Published: Mon, May 14, 2018
Global News | By Blake Casey

Firebrand nationalist cleric Sadr leads Iraq election

Firebrand nationalist cleric Sadr leads Iraq election

The race to become Iraq's next prime minister appeared wide open Monday as two outsider alliances looked to be in the lead after the first elections since the defeat of the Islamic State group.

Less than 45% of eligible Iraqi voters cast ballots in an election that could tip a delicate balance between USA interests and those of Iraq's influential neighbor, Iran.

With most votes counted, a bloc headed by cleric Moqtada al-Sadr and another led by a militia leader are ahead, the BBC quoted poll officials as saying. Zeid al-Zamili, 33, described the vote as "a victory over the corrupt" and a "new chapter for the Iraqi people".

A document being circulated among journalists and analysts by a candidate in Baghdad showed Sadr had won the nationwide popular vote with over 1.3 million votes, followed by Amiri with over 1.2 million and Abadi with over 1 million. Among them was Nineveh, with the second-highest number of seats being contested. Results are expected within the next 48 hours according to the independent body that oversees Iraq's election, but negotiations to choose a prime minister tasked with forming a government are expected to drag on for months.

When final figures are released later on May 14, the results could offer a significant indication of whether Iraq's government will continue its longstanding ties to the United States and the West under Abadi or whether it will tilt more toward Iran. All three posts are chosen by parliament. Saturday's vote — the fourth since the 2003 USA -led toppling of Saddam Hussein — was marked by reports of low turnout and irregularities.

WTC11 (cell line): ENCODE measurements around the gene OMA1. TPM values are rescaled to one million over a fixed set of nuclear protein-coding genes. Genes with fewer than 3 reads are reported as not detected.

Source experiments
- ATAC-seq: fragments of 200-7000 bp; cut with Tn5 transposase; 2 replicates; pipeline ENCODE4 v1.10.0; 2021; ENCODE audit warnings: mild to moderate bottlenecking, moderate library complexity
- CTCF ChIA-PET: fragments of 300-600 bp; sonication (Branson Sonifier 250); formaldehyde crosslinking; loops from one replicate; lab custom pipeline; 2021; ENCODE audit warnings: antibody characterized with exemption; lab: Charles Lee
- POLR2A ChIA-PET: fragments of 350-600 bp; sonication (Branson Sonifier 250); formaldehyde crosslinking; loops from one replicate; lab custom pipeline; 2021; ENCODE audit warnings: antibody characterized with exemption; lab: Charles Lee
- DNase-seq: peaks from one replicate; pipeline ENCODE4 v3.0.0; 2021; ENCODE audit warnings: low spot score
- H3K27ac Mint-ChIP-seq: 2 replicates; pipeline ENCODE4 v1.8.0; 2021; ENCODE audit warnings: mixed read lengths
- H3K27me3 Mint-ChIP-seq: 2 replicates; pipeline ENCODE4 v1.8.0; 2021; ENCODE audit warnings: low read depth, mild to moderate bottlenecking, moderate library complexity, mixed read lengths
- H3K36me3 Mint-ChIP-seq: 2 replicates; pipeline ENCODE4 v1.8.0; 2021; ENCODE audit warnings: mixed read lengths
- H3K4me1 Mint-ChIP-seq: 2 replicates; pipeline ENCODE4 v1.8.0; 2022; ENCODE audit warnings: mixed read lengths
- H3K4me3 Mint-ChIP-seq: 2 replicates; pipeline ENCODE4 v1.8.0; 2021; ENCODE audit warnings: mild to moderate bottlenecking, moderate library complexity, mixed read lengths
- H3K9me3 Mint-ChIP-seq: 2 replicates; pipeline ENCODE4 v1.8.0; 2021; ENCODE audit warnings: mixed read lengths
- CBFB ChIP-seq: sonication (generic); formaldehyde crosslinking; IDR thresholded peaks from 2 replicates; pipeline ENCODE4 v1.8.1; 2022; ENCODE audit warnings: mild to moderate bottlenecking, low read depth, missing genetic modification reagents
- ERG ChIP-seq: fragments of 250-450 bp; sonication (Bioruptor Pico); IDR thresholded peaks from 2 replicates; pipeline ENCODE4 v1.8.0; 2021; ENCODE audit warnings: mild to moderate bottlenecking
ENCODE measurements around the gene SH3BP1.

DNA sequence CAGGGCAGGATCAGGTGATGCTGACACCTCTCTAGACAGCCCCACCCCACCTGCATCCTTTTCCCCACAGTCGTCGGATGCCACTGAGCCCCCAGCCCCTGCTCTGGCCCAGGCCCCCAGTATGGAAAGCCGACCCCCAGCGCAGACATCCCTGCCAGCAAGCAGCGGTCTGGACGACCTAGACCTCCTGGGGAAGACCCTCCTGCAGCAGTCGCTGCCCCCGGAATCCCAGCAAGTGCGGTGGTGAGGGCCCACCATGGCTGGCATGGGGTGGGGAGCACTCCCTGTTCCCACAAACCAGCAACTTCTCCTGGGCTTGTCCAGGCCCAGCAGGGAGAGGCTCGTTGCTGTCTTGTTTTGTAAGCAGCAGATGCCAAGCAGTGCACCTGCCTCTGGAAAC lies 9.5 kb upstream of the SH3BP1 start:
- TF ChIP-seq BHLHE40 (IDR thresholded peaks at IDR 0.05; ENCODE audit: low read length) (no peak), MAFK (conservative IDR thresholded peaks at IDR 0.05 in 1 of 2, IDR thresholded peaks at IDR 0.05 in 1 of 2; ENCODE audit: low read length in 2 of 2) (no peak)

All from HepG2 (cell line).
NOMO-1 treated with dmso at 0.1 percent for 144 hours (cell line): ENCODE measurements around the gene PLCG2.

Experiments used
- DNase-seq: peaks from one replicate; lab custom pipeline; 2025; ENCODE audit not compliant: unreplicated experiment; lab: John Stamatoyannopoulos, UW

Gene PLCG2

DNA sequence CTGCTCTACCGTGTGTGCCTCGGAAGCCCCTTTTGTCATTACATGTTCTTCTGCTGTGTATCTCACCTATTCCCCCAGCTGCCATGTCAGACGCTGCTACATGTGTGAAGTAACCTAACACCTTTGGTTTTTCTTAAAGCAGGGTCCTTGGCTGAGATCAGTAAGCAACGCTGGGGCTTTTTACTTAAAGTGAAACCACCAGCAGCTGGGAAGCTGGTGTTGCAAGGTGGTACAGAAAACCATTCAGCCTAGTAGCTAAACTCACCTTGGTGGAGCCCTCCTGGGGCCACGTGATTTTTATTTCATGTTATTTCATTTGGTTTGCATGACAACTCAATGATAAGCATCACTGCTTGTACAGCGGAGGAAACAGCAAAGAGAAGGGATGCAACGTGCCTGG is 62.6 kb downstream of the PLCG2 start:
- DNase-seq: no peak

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The militia was disbanded in 2008 and replaced by his Peace Brigades, which helped push back Islamic State (IS) militant forces from areas near Baghdad in 2014 along with Iraqi government troops. Sadr's father, highly respected Grand Ayatollah Mohammed Sadeq al-Sadr, was murdered in 1999 for defying Saddam Hussein.

If the Sadr list finished second, that would mark a surprise comeback by the cleric.

Al-Sadr himself did not run in the election, but he holds sway over a coalition ticket that won by a large margin in the capital Baghdad.

The electoral commission of Iraq announced that 44.5 percent of those eligible had cast their ballots in the elections.

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